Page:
Just imagine the panic this would create within the FBI. They'd known for days that Oswald had met with someone, but had failed to piece together that this man was the very man--in the entire western hemisphere--whose contact with Oswald should have set off alarm bells. It's an OOPS of epic proportions. So they covered it up. They knew Hosty was gonna get called as a witness somewhere along the line, so they removed from his files the cables and memos indicating they'd known about the "Kostin" letter days before the assassination. (They were concerned as well that these memos would expose their letter-reading operations in Washington.)

In any event, they must have let out a sigh of relief when the Soviet Embassy agreed to supply the government the contents of Oswald's file, and the "Kostin" letter was within the file. This allowed them to put Oswald's contact with "Kostin" on the record without revealing 1) that they knew about the letter, even before Ruth Paine gave them a draft of the letter on the 23rd, and 2) they had a copy of the letter 4 days before the assassination.  I've looked, and the Warren Report gives the impression the FBI didn't know about the letter until Ruth Paine told them about it, and never saw the finished letter before a copy was provided them by the Soviets. Documents in which the letter-reading program was acknowledged, moreover, were redacted, and were only released in full after the passing of the JFK Records Act.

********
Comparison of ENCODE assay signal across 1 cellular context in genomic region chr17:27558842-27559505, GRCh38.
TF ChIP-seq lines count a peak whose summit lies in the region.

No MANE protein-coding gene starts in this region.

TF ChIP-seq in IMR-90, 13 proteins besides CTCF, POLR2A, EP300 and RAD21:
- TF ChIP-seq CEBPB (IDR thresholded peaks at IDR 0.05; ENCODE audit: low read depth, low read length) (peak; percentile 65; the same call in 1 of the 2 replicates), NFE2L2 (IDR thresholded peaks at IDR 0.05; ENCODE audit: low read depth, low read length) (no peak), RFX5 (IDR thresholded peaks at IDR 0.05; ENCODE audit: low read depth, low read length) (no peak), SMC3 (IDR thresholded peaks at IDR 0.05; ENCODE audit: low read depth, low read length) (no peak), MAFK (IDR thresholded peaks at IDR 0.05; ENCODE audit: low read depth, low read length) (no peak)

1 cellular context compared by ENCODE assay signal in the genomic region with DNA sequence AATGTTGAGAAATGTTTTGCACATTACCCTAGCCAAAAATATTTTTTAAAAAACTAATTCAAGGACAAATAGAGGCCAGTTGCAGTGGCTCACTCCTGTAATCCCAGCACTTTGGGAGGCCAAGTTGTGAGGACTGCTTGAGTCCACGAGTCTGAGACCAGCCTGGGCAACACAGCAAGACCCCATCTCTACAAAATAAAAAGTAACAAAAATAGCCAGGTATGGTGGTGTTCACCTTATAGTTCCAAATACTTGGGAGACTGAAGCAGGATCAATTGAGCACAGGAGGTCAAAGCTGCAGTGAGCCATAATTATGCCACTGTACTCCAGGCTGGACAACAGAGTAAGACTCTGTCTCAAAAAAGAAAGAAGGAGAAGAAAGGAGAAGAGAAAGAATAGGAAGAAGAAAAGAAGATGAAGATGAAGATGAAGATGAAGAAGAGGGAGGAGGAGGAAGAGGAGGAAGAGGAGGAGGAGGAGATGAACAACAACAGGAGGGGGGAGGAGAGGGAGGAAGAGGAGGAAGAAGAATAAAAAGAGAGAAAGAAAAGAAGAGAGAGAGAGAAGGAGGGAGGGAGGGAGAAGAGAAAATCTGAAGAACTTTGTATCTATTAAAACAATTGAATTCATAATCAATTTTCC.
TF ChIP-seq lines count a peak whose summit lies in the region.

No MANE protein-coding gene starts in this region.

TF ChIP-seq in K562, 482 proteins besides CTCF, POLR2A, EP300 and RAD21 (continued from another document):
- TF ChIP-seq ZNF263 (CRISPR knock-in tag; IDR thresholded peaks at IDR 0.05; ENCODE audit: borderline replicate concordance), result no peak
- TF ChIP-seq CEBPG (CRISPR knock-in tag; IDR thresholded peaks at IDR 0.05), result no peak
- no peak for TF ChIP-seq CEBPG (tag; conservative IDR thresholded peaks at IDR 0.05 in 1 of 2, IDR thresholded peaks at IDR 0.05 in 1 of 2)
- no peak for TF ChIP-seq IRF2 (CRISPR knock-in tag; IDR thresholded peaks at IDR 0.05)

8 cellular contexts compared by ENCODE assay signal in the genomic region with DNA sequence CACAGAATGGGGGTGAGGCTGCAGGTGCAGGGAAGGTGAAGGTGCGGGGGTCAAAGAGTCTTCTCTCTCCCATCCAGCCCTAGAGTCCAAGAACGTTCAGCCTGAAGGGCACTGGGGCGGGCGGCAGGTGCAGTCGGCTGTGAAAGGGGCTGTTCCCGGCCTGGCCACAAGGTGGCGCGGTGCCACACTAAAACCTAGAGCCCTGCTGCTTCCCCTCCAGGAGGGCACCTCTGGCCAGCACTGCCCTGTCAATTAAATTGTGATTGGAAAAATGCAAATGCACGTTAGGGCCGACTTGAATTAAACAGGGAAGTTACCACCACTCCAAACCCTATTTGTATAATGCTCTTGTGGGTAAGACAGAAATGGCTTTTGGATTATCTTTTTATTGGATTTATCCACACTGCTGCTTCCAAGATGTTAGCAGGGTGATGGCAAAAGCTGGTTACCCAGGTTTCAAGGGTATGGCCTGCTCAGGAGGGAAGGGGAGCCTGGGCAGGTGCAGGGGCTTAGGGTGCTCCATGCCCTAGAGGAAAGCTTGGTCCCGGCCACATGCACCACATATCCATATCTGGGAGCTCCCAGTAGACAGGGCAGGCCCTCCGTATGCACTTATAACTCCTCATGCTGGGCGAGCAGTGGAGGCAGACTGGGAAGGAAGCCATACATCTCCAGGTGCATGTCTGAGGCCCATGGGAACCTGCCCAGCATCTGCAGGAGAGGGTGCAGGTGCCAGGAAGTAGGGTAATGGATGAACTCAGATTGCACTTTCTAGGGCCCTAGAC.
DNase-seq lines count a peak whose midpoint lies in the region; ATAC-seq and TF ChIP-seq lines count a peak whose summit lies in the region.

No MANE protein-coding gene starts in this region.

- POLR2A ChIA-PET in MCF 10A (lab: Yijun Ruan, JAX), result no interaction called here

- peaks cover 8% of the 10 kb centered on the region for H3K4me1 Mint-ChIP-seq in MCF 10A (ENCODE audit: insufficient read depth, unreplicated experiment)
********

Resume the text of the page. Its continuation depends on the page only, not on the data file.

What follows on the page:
Edited by Pat Speer

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7 hours ago, Paul Trejo said:

OK, but to clarify -- the internal CIA cable of 10/9/1963 failed to make a direct link between Kostikov and LHO

No. It does make mention of Kostikov.

https://www.maryferrell.org/showDoc.html?docId=54887#relPageId=2&tab=page

Edited by Chris Newton
updated w/unredacted link to cable

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1 hour ago, Steve Thomas said:

Has anyone ever seen the telegram that this cable references?

See my link above  Steve.

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3 hours ago, Pat Speer said:

Uh, no. That wasn't my point at all. Oswald mentioned a "Comrade Kostin". The FBI had this letter on the 18th, but, apparently, failed to figure out that Kostin was most logically Kostikov, who would in fact later acknowledge he met with Oswald. In any event, the CIA called the FBI on the morning of the 23rd and told them they'd concluded Kostin was Kostikov, and that Kostikov had a relationship with Dept. 13, the Dept in charge of sabotage and assassinations.